How Simple Steps May Prevent Type 2 Diabetes
More than one in three Americans — over 84 million people — have prediabetes, which is a serious condition that often leads to type 2 diabetes and other significant health problems, such as heart disease and stroke. Despite its prevalence, nearly 90 percent of people with the condition don’t know they have it. The good news is that prediabetes can often be reversed. The first step is learning your risk, say experts.
As part of its efforts to lead the charge in preventing chronic diseases and confronting public health crises, the American Medical Association (AMA) is encouraging all Americans to learn their risk for type 2 diabetes and take action accordingly during November, which is Diabetes Awareness Month.
“Preventing type 2 diabetes starts with ensuring that people are aware of their risks for developing the disease and advising them on interventions,” says Dr. Patrice A. Harris, M.D., M.A., president of the AMA. “Research shows that people who are aware of their condition are more likely to make the necessary long-term lifestyle changes that can help prevent or delay the onset of type 2 diabetes. The AMA is focused on improving the health of the nation by leading the charge to prevent chronic disease. As the cornerstone of that effort, we are committed to helping America achieve no new preventable cases of type 2 diabetes.”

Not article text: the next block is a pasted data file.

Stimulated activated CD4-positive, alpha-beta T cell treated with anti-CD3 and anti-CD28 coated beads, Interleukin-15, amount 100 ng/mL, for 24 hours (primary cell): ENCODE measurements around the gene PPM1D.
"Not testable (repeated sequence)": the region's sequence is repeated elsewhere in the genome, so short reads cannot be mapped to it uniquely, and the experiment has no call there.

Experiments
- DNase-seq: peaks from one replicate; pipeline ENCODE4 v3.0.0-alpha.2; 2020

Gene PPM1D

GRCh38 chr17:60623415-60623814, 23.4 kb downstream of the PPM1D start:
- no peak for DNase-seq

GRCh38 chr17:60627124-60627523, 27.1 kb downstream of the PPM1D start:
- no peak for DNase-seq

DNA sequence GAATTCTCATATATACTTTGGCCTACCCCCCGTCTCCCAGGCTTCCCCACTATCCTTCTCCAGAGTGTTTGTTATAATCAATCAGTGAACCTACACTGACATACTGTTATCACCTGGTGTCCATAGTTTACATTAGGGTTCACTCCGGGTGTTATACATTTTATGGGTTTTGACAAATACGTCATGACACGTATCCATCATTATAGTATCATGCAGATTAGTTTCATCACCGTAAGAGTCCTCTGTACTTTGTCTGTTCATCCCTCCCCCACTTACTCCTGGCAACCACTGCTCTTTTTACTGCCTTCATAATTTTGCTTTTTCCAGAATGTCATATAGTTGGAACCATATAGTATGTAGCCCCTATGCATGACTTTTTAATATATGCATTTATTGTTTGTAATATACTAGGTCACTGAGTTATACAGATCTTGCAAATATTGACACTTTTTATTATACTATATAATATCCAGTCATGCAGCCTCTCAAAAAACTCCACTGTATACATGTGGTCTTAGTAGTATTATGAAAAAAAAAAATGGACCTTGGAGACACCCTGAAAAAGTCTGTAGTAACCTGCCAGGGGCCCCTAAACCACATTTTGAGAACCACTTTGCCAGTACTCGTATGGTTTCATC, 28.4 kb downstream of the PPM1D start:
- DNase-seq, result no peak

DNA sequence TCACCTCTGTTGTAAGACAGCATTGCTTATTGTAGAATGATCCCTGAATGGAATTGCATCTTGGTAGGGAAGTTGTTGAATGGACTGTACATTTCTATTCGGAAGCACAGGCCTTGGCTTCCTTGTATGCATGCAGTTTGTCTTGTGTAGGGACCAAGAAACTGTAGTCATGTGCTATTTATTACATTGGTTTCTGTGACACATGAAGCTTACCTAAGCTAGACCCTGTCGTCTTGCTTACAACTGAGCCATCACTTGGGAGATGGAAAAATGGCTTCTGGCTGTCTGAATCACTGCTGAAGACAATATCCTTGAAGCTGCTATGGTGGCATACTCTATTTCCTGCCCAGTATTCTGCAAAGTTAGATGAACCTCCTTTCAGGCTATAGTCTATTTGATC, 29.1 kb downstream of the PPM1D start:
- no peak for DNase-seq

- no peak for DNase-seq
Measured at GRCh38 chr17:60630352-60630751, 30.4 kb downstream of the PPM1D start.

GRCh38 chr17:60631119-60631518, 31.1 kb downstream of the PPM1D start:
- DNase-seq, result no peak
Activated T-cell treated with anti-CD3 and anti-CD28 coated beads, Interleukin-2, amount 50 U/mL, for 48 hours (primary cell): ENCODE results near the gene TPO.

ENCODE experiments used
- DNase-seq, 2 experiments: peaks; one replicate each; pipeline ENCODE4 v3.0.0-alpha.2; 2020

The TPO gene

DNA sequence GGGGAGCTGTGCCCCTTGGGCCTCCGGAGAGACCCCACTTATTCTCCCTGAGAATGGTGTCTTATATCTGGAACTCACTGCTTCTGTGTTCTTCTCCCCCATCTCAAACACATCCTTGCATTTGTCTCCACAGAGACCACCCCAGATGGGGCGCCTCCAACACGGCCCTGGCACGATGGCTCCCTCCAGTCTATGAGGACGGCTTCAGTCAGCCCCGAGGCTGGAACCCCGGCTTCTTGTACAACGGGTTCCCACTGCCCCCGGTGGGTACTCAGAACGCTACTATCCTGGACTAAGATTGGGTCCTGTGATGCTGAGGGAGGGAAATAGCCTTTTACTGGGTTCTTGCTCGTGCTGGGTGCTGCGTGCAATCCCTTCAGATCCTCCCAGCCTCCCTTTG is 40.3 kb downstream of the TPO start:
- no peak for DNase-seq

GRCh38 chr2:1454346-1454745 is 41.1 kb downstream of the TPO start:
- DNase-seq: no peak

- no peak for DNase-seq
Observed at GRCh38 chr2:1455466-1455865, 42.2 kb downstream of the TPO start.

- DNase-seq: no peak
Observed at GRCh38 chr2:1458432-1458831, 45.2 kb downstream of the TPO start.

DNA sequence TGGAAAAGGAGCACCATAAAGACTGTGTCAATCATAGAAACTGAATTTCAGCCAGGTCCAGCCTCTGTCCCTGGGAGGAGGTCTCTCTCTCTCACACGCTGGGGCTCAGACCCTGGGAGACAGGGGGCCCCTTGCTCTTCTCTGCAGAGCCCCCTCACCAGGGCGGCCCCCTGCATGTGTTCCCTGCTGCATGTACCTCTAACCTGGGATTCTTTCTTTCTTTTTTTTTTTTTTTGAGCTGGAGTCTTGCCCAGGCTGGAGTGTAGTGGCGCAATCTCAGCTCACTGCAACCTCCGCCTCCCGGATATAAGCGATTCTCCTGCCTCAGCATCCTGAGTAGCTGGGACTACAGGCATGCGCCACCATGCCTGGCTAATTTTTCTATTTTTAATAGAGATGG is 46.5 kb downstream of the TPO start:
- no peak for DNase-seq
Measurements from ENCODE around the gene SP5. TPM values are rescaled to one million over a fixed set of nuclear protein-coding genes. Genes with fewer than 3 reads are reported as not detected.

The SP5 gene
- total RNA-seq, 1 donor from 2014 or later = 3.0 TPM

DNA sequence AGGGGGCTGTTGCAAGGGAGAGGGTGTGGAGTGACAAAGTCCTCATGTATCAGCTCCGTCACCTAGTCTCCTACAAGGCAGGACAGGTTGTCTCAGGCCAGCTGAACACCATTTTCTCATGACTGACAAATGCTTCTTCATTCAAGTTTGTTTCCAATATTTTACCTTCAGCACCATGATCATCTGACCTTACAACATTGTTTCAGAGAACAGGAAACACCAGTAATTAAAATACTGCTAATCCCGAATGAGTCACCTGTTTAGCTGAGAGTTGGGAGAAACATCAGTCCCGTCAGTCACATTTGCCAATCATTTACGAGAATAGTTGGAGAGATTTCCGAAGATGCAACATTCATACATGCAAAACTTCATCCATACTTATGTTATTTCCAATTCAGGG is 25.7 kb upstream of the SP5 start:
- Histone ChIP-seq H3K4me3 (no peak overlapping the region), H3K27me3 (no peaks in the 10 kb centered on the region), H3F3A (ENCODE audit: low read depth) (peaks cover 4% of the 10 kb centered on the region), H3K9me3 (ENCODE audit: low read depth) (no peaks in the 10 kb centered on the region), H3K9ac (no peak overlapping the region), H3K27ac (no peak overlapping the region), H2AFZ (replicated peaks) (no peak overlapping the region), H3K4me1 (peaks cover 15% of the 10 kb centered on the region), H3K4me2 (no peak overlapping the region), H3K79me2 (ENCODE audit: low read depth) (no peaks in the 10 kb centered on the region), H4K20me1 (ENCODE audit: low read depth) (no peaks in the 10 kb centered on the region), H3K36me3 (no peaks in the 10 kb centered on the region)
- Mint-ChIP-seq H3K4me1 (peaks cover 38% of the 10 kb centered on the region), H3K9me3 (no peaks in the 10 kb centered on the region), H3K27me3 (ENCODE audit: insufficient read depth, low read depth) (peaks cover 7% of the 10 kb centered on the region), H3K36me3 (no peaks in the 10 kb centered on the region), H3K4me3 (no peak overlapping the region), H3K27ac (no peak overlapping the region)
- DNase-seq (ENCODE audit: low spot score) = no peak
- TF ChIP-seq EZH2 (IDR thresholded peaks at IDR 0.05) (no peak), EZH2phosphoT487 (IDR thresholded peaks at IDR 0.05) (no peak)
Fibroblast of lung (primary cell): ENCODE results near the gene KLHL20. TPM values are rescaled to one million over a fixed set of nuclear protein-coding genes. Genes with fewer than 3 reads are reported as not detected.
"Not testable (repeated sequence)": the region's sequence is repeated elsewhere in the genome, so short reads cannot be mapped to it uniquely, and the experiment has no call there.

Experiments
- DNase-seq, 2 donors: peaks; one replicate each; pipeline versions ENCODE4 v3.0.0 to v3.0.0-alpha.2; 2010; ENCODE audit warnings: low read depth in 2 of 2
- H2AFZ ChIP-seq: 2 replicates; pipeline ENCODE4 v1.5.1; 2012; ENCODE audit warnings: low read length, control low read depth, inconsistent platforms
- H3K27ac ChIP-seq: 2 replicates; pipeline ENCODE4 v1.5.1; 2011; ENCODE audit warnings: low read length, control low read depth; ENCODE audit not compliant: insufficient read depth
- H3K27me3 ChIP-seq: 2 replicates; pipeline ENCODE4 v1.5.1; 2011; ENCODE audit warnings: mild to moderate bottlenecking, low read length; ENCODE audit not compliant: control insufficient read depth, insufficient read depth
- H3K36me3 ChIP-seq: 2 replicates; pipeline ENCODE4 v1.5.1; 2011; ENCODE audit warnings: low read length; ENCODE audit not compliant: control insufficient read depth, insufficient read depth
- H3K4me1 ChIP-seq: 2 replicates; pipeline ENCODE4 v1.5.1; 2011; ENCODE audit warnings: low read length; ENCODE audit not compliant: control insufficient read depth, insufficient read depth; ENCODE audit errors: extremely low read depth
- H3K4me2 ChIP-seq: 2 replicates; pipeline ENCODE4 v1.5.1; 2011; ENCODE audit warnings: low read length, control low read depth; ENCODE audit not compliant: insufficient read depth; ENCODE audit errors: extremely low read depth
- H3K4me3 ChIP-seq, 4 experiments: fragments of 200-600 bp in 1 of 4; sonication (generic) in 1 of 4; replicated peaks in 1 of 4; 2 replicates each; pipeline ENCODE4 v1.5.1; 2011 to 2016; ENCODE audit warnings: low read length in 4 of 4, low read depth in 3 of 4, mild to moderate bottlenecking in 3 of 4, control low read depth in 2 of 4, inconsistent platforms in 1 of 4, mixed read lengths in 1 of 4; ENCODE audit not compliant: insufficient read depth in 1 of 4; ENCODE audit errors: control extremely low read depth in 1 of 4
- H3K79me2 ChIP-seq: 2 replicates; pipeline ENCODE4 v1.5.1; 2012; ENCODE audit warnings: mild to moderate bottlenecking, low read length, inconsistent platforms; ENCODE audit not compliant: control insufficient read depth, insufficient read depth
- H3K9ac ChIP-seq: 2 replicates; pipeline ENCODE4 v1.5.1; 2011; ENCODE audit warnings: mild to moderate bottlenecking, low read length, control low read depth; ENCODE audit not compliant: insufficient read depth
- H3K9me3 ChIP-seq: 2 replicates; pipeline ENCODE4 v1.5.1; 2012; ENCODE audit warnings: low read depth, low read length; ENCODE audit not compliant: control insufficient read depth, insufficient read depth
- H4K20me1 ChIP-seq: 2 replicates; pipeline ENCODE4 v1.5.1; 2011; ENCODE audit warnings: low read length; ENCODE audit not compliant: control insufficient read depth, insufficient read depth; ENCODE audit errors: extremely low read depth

A one-minute self-screening risk test available at DoIHavePrediabetes.org can help you determine where you stand. The AMA encourages those with high scores who learn they may be at risk for prediabetes to consult their doctor to confirm a diagnosis, as well as to find out how lifestyle changes, such as losing weight, eating a well-balanced diet that includes a variety of foods and being more physically active can help prevent type 2 diabetes. For additional resources, visit amapreventdiabetes.org and cdc.gov.
The prevalence of adults diagnosed with diabetes more than doubled in the past 20 years, making it more important than ever that Americans find out whether they have prediabetes. Armed with that knowledge, they can take steps to manage or even reverse the condition. (StatePoint)